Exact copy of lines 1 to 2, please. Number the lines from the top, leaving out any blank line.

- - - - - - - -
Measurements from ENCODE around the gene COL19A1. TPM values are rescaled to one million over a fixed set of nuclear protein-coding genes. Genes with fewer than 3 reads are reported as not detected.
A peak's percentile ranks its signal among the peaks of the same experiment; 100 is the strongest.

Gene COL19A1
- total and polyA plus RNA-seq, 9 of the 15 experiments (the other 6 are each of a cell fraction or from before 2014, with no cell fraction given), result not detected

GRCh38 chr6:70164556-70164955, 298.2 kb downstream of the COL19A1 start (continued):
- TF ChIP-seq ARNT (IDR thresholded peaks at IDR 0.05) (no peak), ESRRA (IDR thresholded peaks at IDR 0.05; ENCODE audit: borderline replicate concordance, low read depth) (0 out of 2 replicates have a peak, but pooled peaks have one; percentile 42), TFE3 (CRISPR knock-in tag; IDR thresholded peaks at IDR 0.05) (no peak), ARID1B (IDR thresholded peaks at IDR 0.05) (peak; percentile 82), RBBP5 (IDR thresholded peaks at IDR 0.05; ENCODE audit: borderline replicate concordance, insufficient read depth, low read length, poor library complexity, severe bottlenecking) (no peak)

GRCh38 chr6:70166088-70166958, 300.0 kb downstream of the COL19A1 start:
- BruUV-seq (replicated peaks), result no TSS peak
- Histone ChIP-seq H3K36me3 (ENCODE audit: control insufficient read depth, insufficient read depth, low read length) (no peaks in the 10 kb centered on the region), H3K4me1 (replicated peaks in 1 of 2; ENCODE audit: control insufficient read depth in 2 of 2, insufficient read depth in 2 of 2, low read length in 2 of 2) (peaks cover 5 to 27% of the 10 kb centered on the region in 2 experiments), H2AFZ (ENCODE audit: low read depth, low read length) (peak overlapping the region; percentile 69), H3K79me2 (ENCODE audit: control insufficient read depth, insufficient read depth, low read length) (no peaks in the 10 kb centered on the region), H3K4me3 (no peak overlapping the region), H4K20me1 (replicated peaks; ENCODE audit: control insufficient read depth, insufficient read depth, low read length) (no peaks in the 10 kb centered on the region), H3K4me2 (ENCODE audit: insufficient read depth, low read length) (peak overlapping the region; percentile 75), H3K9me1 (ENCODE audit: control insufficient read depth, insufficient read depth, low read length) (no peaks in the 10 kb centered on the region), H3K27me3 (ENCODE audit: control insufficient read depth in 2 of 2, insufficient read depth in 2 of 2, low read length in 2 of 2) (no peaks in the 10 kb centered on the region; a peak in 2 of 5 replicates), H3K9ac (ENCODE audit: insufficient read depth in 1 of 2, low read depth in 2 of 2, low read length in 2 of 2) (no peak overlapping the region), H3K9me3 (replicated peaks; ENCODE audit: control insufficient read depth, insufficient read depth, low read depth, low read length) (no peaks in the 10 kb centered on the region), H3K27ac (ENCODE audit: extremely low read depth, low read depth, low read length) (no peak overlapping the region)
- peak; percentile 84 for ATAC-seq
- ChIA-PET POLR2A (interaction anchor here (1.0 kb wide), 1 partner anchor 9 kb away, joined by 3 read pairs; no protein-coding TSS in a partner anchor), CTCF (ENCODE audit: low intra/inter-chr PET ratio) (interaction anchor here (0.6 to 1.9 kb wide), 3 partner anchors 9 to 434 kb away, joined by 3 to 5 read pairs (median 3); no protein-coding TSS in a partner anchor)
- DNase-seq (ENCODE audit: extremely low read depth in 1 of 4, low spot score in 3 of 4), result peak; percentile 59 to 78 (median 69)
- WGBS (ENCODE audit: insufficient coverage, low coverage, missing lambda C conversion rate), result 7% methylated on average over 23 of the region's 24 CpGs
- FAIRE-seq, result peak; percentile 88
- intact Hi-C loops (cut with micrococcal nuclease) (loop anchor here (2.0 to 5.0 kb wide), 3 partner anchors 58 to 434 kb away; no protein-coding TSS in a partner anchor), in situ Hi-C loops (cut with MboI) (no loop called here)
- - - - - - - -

Measurements from ENCODE around the gene COL19A1. TPM values are rescaled to one million over a fixed set of nuclear protein-coding genes. Genes with fewer than 3 reads are reported as not detected.
A peak's percentile ranks its signal among the peaks of the same experiment; 100 is the strongest.